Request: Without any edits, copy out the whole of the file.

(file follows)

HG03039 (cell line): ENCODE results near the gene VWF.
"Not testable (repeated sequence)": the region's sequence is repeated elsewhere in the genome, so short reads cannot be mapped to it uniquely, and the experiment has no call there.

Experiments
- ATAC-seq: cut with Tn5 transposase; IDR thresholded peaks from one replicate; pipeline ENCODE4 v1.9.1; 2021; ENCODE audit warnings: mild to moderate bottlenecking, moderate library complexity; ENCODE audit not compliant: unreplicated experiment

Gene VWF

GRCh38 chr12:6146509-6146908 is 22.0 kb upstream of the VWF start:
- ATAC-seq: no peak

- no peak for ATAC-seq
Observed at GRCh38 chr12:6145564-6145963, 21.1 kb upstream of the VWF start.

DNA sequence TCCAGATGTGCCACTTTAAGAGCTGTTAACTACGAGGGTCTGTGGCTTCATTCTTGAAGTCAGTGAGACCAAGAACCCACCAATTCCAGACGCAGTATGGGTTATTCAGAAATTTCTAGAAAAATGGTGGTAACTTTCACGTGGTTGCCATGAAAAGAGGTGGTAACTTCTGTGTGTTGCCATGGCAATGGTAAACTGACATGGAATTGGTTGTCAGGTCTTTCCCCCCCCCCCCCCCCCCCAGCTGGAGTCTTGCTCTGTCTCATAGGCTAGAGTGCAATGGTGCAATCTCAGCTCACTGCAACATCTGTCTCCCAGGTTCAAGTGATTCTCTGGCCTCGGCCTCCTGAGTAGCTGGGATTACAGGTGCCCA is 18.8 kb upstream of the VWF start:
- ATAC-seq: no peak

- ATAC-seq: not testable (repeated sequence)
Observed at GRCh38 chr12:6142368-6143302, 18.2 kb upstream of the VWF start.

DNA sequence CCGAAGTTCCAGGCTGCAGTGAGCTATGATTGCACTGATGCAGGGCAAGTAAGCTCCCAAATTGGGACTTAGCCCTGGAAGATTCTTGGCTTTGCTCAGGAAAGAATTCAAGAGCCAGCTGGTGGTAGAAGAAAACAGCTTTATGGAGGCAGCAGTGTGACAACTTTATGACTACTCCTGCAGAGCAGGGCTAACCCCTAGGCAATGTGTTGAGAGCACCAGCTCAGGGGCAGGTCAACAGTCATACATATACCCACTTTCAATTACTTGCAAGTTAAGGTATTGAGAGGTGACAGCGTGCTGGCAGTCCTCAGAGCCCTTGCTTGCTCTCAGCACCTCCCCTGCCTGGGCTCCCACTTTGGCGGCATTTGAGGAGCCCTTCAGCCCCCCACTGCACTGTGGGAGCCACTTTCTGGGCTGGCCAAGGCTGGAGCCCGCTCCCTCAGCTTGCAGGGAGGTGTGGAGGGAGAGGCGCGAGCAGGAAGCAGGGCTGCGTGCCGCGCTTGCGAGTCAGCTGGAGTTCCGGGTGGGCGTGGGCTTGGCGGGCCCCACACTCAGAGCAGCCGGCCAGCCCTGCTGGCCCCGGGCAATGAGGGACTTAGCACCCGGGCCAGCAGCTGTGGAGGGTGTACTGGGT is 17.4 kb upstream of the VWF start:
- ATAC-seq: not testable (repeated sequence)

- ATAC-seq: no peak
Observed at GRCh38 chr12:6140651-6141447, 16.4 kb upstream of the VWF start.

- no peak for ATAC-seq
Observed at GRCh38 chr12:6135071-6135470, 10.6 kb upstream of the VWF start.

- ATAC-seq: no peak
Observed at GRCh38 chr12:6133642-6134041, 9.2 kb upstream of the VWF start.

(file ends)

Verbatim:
HG03039 (cell line): ENCODE results near the gene VWF.
"Not testable (repeated sequence)": the region's sequence is repeated elsewhere in the genome, so short reads cannot be mapped to it uniquely, and the experiment has no call there.

Experiments
- ATAC-seq: cut with Tn5 transposase; IDR thresholded peaks from one replicate; pipeline ENCODE4 v1.9.1; 2021; ENCODE audit warnings: mild to moderate bottlenecking, moderate library complexity; ENCODE audit not compliant: unreplicated experiment

Gene VWF

GRCh38 chr12:6146509-6146908 is 22.0 kb upstream of the VWF start:
- ATAC-seq: no peak

- no peak for ATAC-seq
Observed at GRCh38 chr12:6145564-6145963, 21.1 kb upstream of the VWF start.

DNA sequence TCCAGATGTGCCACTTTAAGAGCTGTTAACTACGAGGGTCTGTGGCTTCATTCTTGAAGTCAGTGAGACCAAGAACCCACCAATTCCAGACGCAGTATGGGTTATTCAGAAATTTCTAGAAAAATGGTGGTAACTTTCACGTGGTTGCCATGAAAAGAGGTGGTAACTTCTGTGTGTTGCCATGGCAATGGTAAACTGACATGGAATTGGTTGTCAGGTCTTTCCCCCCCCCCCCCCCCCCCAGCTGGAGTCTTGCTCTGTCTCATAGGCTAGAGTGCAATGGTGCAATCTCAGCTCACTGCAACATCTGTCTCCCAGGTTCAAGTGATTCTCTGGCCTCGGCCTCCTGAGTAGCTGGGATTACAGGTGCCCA is 18.8 kb upstream of the VWF start:
- ATAC-seq: no peak

- ATAC-seq: not testable (repeated sequence)
Observed at GRCh38 chr12:6142368-6143302, 18.2 kb upstream of the VWF start.

DNA sequence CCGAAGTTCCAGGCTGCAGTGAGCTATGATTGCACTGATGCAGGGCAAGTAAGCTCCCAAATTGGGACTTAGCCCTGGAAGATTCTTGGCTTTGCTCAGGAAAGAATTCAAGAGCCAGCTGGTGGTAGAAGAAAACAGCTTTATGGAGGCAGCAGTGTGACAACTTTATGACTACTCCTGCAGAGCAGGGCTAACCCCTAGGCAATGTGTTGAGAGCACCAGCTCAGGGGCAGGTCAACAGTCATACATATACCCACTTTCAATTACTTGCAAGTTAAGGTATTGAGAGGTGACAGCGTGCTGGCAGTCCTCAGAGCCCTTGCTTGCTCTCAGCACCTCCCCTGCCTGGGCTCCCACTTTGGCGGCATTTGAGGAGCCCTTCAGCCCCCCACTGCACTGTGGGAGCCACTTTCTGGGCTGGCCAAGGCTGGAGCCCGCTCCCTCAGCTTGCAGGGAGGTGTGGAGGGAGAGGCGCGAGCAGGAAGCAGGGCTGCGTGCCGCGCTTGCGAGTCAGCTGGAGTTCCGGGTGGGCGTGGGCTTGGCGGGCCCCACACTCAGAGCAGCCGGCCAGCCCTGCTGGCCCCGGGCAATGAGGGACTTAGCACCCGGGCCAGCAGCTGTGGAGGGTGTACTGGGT is 17.4 kb upstream of the VWF start:
- ATAC-seq: not testable (repeated sequence)

- ATAC-seq: no peak
Observed at GRCh38 chr12:6140651-6141447, 16.4 kb upstream of the VWF start.

- no peak for ATAC-seq
Observed at GRCh38 chr12:6135071-6135470, 10.6 kb upstream of the VWF start.

- ATAC-seq: no peak
Observed at GRCh38 chr12:6133642-6134041, 9.2 kb upstream of the VWF start.